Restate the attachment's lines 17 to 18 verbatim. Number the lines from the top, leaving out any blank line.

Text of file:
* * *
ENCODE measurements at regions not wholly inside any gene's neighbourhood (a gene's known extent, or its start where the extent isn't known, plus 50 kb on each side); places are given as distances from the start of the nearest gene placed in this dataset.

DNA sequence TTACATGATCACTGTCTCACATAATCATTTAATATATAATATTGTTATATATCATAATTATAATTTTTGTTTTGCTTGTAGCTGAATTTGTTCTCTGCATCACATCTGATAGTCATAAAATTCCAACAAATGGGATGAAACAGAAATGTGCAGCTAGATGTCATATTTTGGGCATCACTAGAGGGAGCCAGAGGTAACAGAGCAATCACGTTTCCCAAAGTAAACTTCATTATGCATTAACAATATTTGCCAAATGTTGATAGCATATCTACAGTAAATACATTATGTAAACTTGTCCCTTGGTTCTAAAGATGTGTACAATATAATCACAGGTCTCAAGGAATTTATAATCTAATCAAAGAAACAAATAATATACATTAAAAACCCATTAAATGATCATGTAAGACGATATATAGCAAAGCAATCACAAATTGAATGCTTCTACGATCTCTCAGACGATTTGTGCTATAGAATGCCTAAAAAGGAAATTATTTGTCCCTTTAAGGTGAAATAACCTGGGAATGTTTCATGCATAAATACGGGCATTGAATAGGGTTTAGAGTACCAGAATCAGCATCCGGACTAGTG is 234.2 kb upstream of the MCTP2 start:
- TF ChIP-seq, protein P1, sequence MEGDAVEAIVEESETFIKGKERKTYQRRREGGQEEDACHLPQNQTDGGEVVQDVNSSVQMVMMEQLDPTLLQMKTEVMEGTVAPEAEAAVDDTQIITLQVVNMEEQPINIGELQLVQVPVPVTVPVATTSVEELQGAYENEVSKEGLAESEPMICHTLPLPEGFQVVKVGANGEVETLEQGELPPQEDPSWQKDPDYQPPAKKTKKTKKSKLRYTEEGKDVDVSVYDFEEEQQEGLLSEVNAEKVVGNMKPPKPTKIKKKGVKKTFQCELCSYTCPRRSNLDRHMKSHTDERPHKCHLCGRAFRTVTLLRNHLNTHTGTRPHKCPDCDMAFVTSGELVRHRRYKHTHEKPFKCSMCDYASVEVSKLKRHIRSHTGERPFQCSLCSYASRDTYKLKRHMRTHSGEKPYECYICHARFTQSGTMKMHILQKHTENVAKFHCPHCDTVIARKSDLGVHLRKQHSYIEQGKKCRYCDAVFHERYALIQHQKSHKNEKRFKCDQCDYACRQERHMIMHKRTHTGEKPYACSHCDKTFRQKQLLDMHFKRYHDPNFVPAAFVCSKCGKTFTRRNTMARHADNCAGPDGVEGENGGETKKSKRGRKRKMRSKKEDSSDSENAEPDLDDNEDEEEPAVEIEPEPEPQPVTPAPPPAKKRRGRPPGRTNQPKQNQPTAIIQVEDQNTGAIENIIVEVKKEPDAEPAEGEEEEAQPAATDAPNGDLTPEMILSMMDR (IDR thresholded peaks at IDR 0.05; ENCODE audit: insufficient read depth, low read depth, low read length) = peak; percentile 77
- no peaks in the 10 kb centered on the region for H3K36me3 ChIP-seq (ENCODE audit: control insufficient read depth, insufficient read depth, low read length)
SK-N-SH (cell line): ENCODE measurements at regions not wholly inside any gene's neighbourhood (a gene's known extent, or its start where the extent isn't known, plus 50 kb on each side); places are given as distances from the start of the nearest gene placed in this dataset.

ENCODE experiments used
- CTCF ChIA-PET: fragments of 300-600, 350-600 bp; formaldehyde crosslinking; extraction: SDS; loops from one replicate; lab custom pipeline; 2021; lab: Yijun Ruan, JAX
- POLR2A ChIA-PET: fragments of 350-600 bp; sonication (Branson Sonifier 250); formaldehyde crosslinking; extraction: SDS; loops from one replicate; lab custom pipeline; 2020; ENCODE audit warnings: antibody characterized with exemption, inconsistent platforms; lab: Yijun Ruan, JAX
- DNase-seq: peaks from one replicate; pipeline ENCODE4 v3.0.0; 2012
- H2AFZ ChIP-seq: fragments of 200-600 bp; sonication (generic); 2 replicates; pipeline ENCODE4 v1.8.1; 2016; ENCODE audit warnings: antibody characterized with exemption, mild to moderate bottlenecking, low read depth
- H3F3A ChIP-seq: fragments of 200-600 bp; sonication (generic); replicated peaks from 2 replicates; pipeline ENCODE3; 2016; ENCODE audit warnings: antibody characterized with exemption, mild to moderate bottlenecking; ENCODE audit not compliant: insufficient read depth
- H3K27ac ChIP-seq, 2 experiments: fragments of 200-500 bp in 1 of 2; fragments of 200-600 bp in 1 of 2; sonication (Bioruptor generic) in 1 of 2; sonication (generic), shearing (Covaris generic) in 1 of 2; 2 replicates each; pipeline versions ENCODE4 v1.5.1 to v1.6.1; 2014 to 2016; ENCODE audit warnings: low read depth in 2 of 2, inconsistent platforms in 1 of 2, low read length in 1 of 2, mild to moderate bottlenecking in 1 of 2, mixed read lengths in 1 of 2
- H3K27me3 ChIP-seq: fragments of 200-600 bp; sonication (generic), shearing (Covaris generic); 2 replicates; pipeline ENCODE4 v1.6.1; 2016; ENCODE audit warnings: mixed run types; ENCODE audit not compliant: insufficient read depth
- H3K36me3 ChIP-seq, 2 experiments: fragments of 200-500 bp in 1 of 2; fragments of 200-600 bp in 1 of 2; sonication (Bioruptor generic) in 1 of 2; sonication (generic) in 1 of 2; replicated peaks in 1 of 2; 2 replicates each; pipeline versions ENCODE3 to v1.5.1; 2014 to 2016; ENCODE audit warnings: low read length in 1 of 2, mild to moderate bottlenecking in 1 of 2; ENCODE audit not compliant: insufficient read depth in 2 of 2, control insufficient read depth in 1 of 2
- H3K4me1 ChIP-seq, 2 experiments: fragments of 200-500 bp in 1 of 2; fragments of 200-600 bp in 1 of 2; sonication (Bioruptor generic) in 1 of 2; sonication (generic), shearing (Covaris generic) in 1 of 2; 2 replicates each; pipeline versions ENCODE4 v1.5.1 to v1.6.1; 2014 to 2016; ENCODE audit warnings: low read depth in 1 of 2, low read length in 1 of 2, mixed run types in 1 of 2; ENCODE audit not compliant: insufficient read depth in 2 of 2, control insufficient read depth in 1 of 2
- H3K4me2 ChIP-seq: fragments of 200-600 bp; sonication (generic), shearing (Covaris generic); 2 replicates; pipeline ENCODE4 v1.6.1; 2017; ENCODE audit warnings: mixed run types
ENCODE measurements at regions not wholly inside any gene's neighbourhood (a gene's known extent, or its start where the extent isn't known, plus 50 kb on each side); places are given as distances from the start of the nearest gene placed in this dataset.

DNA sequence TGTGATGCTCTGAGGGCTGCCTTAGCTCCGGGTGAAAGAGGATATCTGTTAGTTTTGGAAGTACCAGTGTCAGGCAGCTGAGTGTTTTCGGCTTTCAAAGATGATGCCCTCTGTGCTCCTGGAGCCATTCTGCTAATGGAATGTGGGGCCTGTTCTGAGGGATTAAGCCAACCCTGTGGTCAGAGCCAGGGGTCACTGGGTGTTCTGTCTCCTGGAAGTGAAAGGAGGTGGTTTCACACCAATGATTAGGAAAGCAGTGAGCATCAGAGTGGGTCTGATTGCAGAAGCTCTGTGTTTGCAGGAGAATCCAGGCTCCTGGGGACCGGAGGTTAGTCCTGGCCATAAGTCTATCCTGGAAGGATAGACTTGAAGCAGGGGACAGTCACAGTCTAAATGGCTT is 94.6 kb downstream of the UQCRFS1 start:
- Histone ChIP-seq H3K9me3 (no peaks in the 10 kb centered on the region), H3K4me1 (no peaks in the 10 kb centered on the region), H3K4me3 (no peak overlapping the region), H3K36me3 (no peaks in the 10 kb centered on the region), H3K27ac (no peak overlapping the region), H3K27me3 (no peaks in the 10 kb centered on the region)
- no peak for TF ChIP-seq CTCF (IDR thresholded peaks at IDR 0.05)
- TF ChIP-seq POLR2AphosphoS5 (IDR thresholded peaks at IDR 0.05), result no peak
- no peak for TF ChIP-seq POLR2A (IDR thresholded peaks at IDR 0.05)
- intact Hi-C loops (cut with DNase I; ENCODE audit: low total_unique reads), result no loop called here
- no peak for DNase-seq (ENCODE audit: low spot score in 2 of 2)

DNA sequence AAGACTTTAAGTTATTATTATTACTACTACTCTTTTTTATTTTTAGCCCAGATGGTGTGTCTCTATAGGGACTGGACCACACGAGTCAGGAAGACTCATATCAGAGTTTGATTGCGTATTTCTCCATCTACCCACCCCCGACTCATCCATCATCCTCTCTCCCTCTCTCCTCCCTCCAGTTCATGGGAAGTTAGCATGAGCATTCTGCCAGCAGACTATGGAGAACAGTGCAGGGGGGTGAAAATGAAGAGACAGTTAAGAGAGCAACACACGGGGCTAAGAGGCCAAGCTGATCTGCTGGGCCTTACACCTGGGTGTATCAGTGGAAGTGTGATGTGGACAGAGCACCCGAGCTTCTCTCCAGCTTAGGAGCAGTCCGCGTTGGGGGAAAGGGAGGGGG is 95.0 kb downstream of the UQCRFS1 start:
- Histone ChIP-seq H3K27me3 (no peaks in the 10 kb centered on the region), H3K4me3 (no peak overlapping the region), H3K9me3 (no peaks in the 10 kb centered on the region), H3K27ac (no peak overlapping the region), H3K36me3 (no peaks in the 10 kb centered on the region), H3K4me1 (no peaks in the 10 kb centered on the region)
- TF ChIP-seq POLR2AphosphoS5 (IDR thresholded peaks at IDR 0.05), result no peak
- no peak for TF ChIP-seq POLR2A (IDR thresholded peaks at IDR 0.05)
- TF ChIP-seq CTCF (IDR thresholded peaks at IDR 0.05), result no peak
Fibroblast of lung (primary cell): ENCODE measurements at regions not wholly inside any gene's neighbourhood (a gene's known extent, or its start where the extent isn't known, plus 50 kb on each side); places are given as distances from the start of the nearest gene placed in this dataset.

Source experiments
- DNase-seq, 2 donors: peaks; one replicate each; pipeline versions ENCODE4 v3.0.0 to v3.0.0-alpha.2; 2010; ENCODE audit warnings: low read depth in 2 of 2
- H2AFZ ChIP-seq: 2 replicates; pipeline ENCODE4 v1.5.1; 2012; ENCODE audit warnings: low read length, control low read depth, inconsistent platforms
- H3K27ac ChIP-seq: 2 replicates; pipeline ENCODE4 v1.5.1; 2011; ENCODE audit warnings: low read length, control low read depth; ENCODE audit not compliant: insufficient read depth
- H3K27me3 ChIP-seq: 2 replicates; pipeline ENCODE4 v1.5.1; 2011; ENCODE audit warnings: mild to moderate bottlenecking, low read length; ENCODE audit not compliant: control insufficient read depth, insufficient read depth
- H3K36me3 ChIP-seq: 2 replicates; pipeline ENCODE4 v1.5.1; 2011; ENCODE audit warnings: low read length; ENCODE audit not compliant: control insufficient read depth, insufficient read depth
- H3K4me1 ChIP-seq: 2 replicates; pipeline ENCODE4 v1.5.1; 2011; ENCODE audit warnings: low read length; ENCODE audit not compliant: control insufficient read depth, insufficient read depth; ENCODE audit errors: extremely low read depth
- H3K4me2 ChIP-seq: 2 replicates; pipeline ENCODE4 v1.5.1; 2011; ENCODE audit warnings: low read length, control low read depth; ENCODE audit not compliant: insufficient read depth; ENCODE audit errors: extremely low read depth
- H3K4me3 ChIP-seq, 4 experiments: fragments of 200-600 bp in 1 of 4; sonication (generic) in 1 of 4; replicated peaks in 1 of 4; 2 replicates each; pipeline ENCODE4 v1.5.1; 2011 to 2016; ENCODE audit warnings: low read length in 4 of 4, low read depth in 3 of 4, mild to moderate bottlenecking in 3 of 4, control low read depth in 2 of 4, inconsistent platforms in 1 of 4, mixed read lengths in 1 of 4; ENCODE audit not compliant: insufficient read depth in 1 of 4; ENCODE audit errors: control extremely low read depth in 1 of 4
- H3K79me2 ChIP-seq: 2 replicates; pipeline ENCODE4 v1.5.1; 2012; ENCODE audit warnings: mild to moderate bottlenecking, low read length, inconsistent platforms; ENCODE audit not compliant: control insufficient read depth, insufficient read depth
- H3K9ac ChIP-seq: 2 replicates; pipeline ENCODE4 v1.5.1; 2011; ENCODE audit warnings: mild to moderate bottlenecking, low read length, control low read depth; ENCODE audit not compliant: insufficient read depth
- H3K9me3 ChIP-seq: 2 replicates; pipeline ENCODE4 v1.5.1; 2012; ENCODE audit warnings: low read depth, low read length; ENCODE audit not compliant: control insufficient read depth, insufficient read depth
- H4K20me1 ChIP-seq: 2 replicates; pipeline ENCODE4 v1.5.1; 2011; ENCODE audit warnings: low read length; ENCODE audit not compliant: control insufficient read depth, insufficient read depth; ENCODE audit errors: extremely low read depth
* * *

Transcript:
ENCODE measurements at regions not wholly inside any gene's neighbourhood (a gene's known extent, or its start where the extent isn't known, plus 50 kb on each side); places are given as distances from the start of the nearest gene placed in this dataset.

DNA sequence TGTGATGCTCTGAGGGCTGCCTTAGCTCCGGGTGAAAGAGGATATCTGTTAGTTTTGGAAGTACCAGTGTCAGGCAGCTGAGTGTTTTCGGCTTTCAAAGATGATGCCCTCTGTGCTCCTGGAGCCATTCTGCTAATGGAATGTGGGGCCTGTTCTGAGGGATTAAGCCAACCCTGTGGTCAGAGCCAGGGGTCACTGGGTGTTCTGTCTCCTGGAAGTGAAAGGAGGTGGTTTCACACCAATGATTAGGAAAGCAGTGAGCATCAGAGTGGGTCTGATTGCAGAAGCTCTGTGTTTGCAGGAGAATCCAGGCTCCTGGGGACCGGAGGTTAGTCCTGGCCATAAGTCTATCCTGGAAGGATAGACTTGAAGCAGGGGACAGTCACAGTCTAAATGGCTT is 94.6 kb downstream of the UQCRFS1 start: